In this series we hear from some well-known people about their favourite dishes, favourite food memories and the people they'd most like to share a meal with.

Today, we're catching up with Patrick Hanlon and Russell Alford; two food writers, content creators, and Eurovision aficionados. They host Chew The Fat, a podcast that saw Nigella Lawson as an early guest, and are about to become published authors. Their first cookbook Hot Fat, will be released as part of a Kickstarter funded series from Blasta Books.

We need your consent to load this Instagram contentWe use Instagram to manage extra content that can set cookies on your device and collect data about your activity. Please review their details and accept them to load the content.Manage Preferences

What is your earliest food memory?
Russell: So many things! I've got such a love for sweet soda breads which one of my grandmothers would make, slathered in butter and speckled with raisins and sometimes glacé cherries. Then dinners with marrowfat peas, which would soak overnight before being cooked to a mushy consistency. I still have these from time to time when I just want that nostalgic vibe, even though they are still a popular side dish.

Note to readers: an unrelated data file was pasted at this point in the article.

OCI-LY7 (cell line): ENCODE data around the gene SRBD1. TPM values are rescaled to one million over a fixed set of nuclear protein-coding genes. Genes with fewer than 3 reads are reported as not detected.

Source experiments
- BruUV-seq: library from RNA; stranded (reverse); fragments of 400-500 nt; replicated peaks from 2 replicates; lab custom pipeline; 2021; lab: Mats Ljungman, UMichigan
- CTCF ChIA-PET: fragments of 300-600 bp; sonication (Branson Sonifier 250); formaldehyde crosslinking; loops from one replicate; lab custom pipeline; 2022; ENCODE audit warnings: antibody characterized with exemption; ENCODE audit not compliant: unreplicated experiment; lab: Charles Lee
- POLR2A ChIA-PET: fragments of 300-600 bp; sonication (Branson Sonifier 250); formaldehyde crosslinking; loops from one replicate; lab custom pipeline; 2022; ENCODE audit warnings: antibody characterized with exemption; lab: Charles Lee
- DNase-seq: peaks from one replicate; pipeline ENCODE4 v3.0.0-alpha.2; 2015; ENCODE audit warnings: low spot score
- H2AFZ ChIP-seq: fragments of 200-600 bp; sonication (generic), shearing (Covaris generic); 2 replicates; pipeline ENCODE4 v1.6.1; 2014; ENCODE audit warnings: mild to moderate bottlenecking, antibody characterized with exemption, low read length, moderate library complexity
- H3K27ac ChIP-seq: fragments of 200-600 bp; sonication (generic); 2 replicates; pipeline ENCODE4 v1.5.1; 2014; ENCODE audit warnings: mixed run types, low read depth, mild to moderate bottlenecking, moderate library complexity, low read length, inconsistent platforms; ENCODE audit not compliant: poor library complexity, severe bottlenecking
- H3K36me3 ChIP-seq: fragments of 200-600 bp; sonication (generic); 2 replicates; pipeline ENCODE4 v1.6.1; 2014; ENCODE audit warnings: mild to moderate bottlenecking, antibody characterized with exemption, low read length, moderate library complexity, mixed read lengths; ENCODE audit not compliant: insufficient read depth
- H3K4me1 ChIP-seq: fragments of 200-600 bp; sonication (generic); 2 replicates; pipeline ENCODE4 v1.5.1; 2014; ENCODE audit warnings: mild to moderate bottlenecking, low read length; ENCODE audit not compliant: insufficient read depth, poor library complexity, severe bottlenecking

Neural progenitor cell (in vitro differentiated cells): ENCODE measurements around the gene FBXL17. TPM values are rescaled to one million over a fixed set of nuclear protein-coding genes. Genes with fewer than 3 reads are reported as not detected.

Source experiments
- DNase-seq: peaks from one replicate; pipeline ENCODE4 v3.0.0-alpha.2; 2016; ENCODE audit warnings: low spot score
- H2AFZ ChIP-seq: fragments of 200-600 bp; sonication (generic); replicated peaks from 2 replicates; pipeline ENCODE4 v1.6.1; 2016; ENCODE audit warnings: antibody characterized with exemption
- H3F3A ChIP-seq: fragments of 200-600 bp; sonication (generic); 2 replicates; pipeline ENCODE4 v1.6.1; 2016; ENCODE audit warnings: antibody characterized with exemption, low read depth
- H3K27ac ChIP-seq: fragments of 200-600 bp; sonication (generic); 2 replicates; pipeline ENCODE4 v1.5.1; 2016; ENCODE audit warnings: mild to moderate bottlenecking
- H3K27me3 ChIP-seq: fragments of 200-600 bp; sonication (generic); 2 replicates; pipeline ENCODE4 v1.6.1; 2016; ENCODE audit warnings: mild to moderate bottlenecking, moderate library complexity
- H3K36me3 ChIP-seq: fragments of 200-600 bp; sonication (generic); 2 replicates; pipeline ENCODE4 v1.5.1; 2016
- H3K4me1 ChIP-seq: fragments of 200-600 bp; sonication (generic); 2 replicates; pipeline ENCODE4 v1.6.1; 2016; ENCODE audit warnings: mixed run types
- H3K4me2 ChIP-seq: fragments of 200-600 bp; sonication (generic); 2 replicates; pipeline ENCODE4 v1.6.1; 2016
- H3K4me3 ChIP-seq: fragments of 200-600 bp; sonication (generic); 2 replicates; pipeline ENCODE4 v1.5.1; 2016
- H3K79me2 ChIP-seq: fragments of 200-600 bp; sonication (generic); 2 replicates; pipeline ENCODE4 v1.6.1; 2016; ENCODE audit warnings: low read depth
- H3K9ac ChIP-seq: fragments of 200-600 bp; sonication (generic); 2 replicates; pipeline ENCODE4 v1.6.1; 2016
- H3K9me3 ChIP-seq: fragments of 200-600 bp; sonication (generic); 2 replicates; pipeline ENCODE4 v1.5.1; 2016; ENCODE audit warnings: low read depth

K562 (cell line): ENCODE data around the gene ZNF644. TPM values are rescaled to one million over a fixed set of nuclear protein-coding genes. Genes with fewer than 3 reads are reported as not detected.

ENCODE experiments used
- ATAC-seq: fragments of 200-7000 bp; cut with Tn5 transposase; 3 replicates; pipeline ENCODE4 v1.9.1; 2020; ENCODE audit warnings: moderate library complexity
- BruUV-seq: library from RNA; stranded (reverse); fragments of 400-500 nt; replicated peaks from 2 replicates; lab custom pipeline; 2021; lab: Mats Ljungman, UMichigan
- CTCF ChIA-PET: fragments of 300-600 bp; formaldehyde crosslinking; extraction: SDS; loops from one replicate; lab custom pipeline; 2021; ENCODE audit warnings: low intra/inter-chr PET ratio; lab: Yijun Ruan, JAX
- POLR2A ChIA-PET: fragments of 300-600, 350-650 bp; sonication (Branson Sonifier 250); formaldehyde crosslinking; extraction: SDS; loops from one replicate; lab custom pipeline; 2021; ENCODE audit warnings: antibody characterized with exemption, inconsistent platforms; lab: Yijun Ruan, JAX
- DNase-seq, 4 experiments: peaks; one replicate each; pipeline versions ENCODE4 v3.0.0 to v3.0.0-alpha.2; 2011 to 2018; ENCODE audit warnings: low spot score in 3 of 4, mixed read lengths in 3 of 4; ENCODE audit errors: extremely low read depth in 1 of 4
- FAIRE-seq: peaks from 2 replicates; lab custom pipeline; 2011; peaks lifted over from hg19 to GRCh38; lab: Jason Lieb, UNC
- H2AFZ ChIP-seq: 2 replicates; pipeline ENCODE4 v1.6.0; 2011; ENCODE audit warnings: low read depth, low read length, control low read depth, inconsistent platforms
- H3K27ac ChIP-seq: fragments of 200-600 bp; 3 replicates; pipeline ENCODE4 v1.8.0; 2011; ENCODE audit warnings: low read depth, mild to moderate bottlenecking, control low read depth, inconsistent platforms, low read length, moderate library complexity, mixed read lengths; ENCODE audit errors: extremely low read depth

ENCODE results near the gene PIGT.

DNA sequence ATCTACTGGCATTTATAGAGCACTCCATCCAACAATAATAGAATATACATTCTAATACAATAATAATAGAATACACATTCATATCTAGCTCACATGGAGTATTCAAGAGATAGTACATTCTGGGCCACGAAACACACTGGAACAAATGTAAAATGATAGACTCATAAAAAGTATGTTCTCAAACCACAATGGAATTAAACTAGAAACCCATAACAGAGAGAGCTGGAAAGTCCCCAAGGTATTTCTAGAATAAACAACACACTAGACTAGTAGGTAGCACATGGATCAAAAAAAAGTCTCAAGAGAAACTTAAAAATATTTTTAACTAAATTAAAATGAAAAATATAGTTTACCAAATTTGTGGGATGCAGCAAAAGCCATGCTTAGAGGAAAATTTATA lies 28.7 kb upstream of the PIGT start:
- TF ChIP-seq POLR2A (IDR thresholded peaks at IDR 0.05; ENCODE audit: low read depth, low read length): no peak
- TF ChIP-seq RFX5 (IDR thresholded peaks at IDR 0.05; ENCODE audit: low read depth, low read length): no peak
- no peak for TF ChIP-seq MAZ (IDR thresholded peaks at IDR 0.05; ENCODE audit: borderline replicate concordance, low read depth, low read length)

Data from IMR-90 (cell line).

Patrick: I remember bringing dinners up to my granny's house every day after school with my Mam, which was like a bit of a ceremony but when I was growing up my Dad worked for Panasonic in Dundalk and took trips to Japan and Singapore every so often –– I would always be excited and amazed to see the foods he would bring home, which were like nothing I had ever experienced before. Even though I was a picky eater growing up, I think that helped set the foundation for a future in food, even if it only kicked in when I was about 20.

We need your consent to load this Instagram contentWe use Instagram to manage extra content that can set cookies on your device and collect data about your activity. Please review their details and accept them to load the content.Manage Preferences

What's your ultimate comfort food?
P: It's gotta be chips, or at least potatoes in some form. There's nothing like a bowl of colcannon –– it feels like a complete meal every single time and feels like an act of restoration, especially when it's wild outside.

R: I'd also say chips which isn't a surprise to be honest. They're always satisfying, delicious and if you put your mind to it, quite versatile. A chip sandwich, a chip kebab, taco fries, a three in one. Plenty to go on to bring comfort when needed.

We need your consent to load this Instagram contentWe use Instagram to manage extra content that can set cookies on your device and collect data about your activity. Please review their details and accept them to load the content.Manage Preferences